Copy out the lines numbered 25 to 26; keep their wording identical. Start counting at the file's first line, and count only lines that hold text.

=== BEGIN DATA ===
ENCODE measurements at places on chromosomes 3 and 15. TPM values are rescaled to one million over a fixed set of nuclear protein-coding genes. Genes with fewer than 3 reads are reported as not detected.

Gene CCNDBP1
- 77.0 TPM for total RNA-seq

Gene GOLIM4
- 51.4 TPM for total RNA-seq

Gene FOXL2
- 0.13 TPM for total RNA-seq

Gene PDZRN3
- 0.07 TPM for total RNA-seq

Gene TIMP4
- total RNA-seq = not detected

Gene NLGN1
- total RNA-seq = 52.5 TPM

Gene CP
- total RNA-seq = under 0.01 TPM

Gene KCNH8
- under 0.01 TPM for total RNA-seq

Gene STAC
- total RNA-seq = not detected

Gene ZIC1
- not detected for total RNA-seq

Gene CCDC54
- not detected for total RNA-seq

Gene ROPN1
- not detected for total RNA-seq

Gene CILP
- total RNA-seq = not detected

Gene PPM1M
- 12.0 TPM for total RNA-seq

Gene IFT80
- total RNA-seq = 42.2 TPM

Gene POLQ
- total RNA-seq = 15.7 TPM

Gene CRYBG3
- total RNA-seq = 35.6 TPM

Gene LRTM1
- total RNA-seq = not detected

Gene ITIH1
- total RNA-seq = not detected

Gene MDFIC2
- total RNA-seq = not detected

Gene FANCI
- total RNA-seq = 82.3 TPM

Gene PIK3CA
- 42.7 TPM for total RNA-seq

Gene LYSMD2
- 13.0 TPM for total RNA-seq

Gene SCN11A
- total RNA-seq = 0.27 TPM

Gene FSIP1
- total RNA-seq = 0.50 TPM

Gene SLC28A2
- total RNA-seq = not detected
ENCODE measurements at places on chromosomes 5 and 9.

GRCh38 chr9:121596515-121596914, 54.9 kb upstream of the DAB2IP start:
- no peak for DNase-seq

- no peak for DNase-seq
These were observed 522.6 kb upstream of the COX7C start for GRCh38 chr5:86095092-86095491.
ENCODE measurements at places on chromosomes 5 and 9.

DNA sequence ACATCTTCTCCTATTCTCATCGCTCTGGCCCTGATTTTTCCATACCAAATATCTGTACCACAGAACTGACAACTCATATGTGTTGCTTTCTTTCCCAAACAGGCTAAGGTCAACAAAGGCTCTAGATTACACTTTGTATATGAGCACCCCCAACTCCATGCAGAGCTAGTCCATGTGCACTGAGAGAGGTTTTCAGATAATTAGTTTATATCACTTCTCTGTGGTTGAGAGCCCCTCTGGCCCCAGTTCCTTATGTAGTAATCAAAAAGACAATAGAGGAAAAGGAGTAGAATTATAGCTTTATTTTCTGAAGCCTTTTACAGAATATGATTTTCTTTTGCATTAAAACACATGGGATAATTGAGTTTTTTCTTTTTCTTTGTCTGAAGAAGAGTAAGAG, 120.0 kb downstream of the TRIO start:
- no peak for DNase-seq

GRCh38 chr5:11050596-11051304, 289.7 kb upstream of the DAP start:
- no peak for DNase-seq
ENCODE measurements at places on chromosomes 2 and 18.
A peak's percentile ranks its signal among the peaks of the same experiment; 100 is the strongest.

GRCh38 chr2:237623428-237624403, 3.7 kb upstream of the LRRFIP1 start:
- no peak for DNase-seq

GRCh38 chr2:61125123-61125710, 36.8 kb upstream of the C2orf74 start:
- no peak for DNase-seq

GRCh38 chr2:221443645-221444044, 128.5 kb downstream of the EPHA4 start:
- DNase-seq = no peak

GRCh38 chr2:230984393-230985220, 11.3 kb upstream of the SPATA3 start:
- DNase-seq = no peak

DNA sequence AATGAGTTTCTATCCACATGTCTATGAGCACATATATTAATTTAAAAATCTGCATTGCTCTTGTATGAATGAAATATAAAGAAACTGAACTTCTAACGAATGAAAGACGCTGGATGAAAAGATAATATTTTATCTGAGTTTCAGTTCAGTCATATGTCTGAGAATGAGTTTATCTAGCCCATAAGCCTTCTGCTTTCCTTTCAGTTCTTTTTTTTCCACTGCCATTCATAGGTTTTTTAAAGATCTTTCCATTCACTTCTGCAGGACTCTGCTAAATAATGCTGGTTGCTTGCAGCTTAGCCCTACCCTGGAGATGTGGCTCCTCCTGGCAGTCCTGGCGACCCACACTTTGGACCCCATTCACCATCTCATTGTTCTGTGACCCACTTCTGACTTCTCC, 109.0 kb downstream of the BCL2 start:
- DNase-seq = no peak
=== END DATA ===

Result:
- not detected for total RNA-seq

Gene CILP